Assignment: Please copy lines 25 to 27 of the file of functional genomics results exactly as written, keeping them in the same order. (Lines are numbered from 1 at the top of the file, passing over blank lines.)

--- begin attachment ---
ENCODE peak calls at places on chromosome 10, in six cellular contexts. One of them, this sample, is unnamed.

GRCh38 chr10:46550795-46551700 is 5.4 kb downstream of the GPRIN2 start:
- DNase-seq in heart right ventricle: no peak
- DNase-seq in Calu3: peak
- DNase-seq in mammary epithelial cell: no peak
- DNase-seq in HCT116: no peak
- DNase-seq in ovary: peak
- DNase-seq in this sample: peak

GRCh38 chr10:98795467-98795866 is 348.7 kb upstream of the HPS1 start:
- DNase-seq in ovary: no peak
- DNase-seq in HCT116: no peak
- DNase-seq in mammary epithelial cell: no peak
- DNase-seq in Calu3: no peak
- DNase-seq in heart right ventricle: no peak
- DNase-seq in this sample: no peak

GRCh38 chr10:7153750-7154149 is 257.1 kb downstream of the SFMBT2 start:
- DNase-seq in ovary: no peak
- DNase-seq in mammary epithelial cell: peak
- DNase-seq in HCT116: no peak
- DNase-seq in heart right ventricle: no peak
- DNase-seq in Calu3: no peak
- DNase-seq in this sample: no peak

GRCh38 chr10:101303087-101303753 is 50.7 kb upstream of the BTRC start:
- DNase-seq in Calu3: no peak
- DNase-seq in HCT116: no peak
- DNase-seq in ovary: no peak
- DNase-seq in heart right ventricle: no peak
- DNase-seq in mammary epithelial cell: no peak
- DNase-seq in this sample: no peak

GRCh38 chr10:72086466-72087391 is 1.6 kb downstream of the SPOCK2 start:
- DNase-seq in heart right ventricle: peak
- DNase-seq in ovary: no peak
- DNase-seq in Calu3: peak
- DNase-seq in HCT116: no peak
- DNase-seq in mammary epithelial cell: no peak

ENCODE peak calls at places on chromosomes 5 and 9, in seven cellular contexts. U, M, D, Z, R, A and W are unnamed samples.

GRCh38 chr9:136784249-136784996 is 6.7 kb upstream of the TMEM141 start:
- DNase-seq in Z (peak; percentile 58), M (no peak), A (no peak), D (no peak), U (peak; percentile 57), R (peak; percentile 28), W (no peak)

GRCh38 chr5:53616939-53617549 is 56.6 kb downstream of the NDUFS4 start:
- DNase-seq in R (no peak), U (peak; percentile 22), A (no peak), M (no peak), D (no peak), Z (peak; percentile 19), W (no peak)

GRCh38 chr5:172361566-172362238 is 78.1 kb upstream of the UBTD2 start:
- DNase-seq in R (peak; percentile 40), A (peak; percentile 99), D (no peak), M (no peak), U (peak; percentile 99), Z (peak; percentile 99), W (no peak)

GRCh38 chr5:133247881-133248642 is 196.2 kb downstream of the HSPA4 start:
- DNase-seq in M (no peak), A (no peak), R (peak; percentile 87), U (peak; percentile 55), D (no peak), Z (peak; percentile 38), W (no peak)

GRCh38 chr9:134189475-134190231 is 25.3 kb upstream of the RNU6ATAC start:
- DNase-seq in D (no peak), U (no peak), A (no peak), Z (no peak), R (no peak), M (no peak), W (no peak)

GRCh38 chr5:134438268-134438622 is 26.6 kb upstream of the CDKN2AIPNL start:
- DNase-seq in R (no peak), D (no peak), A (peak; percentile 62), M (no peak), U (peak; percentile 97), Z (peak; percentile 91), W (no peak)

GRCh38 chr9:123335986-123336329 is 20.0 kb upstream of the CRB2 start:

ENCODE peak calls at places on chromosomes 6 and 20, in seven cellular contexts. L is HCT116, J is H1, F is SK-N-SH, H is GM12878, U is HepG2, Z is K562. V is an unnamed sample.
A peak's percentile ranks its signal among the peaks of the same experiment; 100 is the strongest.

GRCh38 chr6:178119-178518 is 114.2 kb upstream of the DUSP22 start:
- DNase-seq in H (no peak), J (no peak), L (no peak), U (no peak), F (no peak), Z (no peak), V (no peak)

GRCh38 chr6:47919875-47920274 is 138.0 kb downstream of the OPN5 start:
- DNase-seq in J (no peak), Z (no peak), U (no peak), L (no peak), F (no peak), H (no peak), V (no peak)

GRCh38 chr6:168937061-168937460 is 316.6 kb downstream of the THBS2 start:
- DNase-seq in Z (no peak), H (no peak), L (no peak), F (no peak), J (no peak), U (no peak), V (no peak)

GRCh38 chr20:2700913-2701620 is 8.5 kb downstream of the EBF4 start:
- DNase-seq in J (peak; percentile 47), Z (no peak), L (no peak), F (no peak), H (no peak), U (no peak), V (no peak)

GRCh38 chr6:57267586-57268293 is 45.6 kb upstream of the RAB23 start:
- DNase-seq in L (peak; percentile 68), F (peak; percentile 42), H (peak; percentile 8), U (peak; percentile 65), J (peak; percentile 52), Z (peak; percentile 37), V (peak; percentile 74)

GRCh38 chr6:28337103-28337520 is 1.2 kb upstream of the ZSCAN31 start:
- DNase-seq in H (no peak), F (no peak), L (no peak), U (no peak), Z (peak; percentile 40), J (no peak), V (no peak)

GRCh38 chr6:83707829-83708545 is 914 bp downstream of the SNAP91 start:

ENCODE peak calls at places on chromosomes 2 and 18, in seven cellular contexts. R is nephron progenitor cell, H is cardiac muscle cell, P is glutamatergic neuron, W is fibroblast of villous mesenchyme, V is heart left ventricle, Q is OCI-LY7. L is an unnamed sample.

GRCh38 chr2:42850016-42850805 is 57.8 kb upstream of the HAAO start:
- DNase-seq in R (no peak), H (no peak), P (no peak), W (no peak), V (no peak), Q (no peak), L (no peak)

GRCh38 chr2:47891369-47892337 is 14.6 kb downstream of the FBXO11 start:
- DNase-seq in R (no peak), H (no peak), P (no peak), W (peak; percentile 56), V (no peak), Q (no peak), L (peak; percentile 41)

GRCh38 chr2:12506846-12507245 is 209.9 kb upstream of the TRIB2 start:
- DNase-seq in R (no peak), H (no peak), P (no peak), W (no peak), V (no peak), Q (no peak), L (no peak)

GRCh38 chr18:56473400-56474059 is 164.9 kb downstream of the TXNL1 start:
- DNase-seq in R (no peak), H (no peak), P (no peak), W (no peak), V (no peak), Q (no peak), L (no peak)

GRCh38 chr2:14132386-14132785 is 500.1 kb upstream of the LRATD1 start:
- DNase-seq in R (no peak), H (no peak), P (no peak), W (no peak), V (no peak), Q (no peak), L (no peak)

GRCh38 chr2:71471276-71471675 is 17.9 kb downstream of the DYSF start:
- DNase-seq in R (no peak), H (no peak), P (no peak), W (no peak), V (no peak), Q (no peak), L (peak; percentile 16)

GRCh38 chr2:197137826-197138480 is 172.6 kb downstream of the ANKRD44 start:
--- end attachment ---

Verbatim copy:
- DNase-seq in HCT116: no peak
- DNase-seq in ovary: no peak
- DNase-seq in heart right ventricle: no peak